Re: [tsvwg] I-D Action: draft-ietf-tsvwg-udp-options-21.txt

"" <> Fri, 09 June 2023 21:42 UTC

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Date: Fri, 09 Jun 2023 14:42:04 -0700
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To: Tom Herbert <>
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Subject: Re: [tsvwg] I-D Action: draft-ietf-tsvwg-udp-options-21.txt
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See below...

> On Jun 9, 2023, at 12:59 PM, Tom Herbert <> wrote:
> On Fri, Jun 9, 2023 at 10:56 AM
> <> wrote:
>> ….

(Regarding number of unknown SAFE options)

>> If that's the case, then this creates a
>> potential DOS attack similar to the one for NOPs where an attacker
>> could fill a packet with a bunch of SAFE options that it knows are
>> going to be unknown to the user. Again, RFC8504 provide guidance that
>> might be applicable for this:
>> I disagree; we can ignore unknown SAFE options forever, and should.
>> A host MAY impose" a limit on the maximum number of non-padding
>>  options allowed in the destination options and hop-by-hop extension
>>  headers.  If this feature is supported, the maximum number SHOULD be
>>  configurable, and the default value SHOULD be set to 8.  The limits
>>  for destination options and hop-by-hop options may be separately
>>  configurable.  If a packet is received and the number of destination
>>  or hop-by-hop options exceeds the limit, then the packet SHOULD be
>>  silently discarded."
>> Again, I disagree. We might say that “a large number of unknown SAFE options MAY be treated similarly to a large number of NOPs, i.e., to be logged and MAY be silently discarded if a DOS attack is inferred from additional information, e.g., the frequency or number of such options, but they MUST NOT be discarded as a matter of course without such additional context.
> Okay, if you don't like the established precedent,

RFC8502 is a BCP that attempts to undermine RFC8200, which is a standard, but does not “update” RFC8200. Until that update happens, RFC8200 requires that unknown destination options be ignored. IPv6 has bits in the option type that indicate what to do when the option isn’t supported - we do not, except that (in the IPv6 option type sense) SAFE options are equivalent to having option type of “00” (skip the option and continue processing) and UNSAFE are equivalent to having option type of “01” (discard the packet silently).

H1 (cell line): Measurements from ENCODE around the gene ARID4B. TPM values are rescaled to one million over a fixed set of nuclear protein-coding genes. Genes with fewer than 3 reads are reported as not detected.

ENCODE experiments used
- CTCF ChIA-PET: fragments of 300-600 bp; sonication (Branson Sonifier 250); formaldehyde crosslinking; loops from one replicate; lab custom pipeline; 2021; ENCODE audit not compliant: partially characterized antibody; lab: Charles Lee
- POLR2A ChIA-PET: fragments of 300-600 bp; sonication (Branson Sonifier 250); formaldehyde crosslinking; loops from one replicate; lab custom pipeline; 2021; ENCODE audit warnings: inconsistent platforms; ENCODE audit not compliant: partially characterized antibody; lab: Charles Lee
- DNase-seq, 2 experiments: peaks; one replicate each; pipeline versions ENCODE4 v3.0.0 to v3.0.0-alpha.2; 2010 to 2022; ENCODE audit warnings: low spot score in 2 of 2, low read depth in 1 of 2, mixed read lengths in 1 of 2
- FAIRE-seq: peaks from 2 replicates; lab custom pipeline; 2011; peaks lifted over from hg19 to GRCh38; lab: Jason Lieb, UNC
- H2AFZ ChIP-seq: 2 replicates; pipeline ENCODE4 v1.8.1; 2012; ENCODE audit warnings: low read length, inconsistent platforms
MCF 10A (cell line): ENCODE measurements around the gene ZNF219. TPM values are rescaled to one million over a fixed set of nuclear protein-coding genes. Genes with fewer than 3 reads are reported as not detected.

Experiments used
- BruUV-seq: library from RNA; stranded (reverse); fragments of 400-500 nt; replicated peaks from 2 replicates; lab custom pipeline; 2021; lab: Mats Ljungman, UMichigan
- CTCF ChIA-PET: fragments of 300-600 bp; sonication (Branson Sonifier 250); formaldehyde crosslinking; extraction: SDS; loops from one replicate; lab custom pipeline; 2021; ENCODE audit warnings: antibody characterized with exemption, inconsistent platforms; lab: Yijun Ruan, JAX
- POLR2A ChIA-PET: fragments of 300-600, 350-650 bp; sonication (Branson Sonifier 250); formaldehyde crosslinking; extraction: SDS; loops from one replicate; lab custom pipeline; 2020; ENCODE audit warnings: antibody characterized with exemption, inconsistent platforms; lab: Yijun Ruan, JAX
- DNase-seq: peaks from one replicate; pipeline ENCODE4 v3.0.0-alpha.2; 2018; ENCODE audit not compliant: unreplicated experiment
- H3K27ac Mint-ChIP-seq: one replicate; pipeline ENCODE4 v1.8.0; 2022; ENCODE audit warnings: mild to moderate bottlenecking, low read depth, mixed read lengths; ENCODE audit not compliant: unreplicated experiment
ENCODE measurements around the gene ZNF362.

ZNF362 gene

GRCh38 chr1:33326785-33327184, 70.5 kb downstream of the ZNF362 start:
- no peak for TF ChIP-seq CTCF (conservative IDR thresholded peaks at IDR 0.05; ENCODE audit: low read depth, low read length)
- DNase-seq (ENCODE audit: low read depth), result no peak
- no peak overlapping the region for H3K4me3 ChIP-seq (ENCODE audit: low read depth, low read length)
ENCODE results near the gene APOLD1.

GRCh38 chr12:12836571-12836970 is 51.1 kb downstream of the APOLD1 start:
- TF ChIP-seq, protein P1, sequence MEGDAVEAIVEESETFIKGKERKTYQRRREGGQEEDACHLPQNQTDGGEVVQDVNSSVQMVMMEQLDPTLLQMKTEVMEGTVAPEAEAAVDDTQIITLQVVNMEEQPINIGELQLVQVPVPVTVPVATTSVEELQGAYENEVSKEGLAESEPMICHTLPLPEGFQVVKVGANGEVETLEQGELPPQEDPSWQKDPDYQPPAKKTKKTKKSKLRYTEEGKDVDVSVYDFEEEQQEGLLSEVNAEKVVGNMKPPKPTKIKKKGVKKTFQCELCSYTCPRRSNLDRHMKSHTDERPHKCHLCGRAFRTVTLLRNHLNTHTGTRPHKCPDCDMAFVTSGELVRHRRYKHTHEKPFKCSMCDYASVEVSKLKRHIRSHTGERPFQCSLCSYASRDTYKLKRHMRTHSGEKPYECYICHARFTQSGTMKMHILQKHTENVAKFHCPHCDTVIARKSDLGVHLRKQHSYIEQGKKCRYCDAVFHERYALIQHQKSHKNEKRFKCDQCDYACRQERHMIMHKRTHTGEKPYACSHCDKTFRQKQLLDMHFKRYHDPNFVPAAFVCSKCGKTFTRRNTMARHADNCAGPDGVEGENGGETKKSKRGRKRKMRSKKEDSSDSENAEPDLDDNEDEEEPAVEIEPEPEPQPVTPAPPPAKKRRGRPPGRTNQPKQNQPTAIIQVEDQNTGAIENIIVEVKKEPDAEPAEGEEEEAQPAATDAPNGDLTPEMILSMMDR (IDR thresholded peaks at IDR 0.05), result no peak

RFC8200 does NOT indicate that packets can be discarded simply because of a large number of unknown options. I AGREE with that precedent here.

> then by all means
> please articulate exactly how an alternative mechanism works. If your
> mechanism entails counting the frequency of every option,

Only for NOP, because there is no reason for a source to deliberately send more than 7 NOPs in a row repeatedly.

There ARE good reasons a source might send more than N (for any N) SAFE options that a receiver might not support - and to do so repeatedly.

I do NOT endorse inferring DOS from behavior that is unexpected.

Endpoints are always allowed to limit resources allocated to capabilities that consume them excessively. That can be mentioned in the security considerations if necessary, but at what point? THere’s no technical reason for using more than 7 NOPs, but no such limit exists for unknown SAFE options.

>> Receivers supporting UDP options MUST silently drop all UDP
>>  options in a datagram containing an UNSAFE option when any UNSAFE
>>  option it contains is unknown. See Section 10 for further discussion
>>  of UNSAFE options.
>> If there are multiple UNSAFE options in a packet, how does this work?
>> Does this require that the receiver scans the packet searching for any
>> unknown UNSAFE option before starting to process options?
>> It doesn’t have to scan in advance, it just has to drop the packet when it encounters an unknown UNSAFE option.
> Please clarify that in the text, the effect in this case is equivalent
> to dropping a packet.

See section 10:
   >> Receivers supporting UDP options MUST silently drop the UDP user
   data of the reassembled datagram if any fragment or the entire
   datagram includes an UNSAFE option whose UKind is not supported.
   Note that this still results in the receipt of a zero-length UDP
> What is the required behavior for a receiver that receives an UNSAFE
> option not in the context of fragmentation?

I’ll update the statement above as follows:
   >> Receivers supporting UDP options MUST silently drop the UDP user
   data of the reassembled datagram if any fragment or the entire
   datagram includes an UNSAFE option whose UKind is not supported or if an UNSAFE option appears outside the context of a fragment or reassembled fragments.
   Note that this still results in the receipt of a zero-length UDP